The Texas Revolution And The Alamo : A Fight For Freedom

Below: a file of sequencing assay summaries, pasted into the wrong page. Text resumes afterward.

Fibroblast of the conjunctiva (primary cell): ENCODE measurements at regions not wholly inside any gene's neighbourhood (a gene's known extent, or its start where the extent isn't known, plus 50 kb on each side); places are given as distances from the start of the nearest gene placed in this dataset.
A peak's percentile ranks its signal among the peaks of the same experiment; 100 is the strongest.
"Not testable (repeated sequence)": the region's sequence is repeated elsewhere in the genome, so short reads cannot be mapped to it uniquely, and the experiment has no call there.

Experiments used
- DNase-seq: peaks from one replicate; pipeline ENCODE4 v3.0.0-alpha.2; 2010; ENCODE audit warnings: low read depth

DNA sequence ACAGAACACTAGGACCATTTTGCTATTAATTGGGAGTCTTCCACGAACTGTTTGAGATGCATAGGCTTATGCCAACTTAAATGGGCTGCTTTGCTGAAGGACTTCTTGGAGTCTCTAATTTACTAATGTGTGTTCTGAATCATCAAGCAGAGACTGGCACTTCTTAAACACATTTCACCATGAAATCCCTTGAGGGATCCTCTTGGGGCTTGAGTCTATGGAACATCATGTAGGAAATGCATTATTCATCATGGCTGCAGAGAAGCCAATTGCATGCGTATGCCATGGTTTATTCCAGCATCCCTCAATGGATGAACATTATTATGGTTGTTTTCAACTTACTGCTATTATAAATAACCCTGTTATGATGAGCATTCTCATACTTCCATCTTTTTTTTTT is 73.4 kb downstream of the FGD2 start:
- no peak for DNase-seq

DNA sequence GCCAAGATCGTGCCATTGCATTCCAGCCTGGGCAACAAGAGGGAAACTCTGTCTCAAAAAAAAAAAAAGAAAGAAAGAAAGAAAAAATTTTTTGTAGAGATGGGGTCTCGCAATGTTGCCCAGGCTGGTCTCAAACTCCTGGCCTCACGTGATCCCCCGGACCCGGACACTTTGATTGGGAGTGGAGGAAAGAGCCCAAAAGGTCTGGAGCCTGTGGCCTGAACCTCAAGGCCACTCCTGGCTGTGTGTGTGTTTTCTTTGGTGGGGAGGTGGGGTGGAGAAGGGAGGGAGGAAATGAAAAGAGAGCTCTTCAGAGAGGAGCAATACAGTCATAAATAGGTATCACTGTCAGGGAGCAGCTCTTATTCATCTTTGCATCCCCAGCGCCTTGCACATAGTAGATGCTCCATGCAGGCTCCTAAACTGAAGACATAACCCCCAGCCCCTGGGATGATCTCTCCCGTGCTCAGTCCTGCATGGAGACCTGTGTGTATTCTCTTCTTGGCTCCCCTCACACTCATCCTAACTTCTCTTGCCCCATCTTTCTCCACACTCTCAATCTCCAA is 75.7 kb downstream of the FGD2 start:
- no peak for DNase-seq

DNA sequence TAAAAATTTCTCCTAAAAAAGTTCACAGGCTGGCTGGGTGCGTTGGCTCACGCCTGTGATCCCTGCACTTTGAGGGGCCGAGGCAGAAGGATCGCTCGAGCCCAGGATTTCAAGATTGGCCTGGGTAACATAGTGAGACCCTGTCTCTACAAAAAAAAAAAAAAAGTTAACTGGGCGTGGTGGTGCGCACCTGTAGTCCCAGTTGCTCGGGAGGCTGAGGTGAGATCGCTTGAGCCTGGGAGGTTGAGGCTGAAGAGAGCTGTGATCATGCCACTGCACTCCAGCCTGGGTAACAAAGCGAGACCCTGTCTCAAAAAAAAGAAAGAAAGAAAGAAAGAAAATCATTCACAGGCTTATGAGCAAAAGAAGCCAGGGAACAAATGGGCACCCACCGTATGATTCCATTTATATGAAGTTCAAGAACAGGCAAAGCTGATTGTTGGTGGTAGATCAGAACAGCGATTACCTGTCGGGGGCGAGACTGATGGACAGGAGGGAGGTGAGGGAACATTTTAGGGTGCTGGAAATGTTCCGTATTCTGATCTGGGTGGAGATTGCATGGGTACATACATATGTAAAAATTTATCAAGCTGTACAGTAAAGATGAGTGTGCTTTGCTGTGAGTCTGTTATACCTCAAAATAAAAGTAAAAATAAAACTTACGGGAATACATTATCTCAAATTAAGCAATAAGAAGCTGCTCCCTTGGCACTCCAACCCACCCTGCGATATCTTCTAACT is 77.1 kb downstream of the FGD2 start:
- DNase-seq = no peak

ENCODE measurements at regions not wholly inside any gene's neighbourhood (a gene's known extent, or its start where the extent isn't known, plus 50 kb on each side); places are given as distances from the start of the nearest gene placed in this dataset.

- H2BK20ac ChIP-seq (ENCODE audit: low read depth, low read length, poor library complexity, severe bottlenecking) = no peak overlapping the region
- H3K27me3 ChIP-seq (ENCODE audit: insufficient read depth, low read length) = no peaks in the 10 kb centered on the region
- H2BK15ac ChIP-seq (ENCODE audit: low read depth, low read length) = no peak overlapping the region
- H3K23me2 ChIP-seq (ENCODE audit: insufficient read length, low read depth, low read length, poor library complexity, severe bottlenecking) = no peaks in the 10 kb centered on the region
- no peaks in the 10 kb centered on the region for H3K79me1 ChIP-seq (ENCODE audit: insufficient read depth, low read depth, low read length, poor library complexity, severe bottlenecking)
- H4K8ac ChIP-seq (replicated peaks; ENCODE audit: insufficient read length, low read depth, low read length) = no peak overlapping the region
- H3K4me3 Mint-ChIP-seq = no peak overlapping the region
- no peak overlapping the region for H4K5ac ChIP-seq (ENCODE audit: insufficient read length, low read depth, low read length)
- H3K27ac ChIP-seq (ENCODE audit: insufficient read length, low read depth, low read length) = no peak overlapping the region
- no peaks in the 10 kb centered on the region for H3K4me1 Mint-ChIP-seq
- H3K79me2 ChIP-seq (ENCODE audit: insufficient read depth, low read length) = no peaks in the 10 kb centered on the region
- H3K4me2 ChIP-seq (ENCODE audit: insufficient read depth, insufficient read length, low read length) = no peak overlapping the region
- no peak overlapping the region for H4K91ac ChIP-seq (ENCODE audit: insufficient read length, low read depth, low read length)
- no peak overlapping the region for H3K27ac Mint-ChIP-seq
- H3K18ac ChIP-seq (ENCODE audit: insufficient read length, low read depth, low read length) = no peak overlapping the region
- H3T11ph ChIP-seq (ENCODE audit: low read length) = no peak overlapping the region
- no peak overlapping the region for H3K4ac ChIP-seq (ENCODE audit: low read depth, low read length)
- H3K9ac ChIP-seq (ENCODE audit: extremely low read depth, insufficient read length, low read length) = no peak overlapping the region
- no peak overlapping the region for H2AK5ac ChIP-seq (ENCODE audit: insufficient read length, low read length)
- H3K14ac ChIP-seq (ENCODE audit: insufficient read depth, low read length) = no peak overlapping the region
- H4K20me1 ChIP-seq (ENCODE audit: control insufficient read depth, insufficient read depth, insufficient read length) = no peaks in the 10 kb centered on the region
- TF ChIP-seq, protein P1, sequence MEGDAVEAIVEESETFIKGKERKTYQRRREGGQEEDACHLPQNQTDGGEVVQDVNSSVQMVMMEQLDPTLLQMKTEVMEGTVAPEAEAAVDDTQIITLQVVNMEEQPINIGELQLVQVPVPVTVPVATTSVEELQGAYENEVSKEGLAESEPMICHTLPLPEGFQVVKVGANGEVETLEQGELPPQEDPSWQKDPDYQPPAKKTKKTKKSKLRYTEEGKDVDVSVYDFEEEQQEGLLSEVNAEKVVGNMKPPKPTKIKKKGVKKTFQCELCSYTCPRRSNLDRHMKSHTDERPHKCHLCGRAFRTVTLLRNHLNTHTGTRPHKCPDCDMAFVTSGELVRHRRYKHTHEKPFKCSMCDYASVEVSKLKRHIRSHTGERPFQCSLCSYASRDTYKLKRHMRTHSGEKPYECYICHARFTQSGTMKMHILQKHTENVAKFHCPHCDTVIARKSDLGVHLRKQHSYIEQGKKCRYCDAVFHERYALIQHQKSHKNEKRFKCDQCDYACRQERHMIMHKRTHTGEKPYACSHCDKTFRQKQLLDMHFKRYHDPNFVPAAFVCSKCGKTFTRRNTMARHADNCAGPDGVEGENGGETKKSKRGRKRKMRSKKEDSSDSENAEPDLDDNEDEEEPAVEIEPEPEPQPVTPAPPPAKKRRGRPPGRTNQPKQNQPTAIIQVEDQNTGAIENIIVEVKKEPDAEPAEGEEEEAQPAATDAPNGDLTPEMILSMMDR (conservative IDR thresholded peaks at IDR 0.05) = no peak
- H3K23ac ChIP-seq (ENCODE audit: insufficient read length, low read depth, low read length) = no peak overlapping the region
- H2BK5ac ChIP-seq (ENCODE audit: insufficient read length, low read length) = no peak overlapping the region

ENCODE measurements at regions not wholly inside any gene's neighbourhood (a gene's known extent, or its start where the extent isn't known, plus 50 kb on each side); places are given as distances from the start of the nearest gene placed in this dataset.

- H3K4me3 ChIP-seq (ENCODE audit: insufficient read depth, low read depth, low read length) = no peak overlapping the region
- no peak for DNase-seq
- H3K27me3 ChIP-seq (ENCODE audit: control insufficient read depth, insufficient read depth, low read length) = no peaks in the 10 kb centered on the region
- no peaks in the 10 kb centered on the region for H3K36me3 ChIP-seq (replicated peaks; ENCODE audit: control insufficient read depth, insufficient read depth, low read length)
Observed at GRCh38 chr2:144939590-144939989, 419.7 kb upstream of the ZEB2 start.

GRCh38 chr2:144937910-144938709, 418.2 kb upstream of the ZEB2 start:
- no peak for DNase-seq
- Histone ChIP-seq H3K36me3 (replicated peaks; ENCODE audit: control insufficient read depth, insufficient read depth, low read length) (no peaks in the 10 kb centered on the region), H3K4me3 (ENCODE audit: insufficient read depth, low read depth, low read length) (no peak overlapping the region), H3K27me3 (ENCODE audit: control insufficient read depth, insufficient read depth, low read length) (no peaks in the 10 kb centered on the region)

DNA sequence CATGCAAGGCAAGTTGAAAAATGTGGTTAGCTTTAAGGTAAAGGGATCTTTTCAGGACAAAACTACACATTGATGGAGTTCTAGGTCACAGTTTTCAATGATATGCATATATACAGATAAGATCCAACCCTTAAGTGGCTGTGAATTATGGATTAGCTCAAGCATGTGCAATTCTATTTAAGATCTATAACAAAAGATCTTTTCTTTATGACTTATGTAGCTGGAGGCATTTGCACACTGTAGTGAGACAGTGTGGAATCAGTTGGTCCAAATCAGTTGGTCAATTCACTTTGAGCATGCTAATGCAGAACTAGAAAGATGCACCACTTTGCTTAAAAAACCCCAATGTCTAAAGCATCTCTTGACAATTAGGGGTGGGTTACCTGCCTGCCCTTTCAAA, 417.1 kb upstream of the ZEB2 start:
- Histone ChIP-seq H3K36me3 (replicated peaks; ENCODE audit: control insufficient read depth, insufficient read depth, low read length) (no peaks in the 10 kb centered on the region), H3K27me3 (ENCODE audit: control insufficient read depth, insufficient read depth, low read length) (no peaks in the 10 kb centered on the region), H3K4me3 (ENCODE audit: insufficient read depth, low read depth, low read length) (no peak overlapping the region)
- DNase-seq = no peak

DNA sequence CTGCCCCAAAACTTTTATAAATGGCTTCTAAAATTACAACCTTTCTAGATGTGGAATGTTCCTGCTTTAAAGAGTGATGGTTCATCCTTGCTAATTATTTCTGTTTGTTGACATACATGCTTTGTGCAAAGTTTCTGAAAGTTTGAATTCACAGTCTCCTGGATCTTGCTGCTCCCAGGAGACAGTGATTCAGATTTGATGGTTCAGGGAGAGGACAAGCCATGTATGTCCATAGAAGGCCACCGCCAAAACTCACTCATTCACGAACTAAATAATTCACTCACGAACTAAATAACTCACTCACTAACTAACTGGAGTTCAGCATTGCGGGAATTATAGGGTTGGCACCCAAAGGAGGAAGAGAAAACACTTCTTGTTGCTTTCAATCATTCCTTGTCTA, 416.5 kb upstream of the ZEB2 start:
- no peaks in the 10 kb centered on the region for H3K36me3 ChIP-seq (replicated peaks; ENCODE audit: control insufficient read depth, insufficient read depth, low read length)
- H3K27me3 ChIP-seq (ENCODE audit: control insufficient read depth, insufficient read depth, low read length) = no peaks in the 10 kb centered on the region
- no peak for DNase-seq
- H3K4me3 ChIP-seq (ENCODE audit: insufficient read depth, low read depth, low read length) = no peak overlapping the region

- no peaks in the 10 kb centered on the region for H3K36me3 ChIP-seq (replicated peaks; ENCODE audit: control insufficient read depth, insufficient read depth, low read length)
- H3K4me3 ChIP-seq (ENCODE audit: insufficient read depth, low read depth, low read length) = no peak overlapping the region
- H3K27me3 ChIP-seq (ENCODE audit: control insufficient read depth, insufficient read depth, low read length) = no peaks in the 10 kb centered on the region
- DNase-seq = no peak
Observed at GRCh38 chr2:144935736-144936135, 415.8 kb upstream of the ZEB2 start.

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The Texas Revolution and the Alamo: A Fight for Freedom The Battle of the Alamo, a thirteen day siege at the Alamo Mission in the middle of San Antonio Texas. Although it resulted in a Mexican victory it was a crucial turning point in the Texas Revolution. The Texas Revolution did not occur because of cultural differences nor did the Battle of the Alamo, they were both caused by both the newly arrived Texans and the native Tejanos fighting for autonomy from the Mexican government. President General Antonio López de Santa Anna repealed the constitution of 1824 in favor of a more “centralist” government, because of this conversion to centralism the native people’s rights became increasingly limited. The Texans and Tejanos living along the border of Texas and the rest of Mexico were not supportive of Santa Anna’s new regime and began to revolt. However, it was not just the people of Texas pushing for independence, citizens of the United States were also providing a grand amount of support. The Siege of the Alamo was not a war based on cultural variations, both the native people and the newly arrived texans were fighting for their independence from the centralist Mexican government. San Antonio Valero, a mission known by most as the Alamo, a symbol of not only American Nationalism, but also the quintessence of bravery and sovereignty. The Alamo mission was a three acre compound in San Antonio Texas that had been converted into a military garrison, although not

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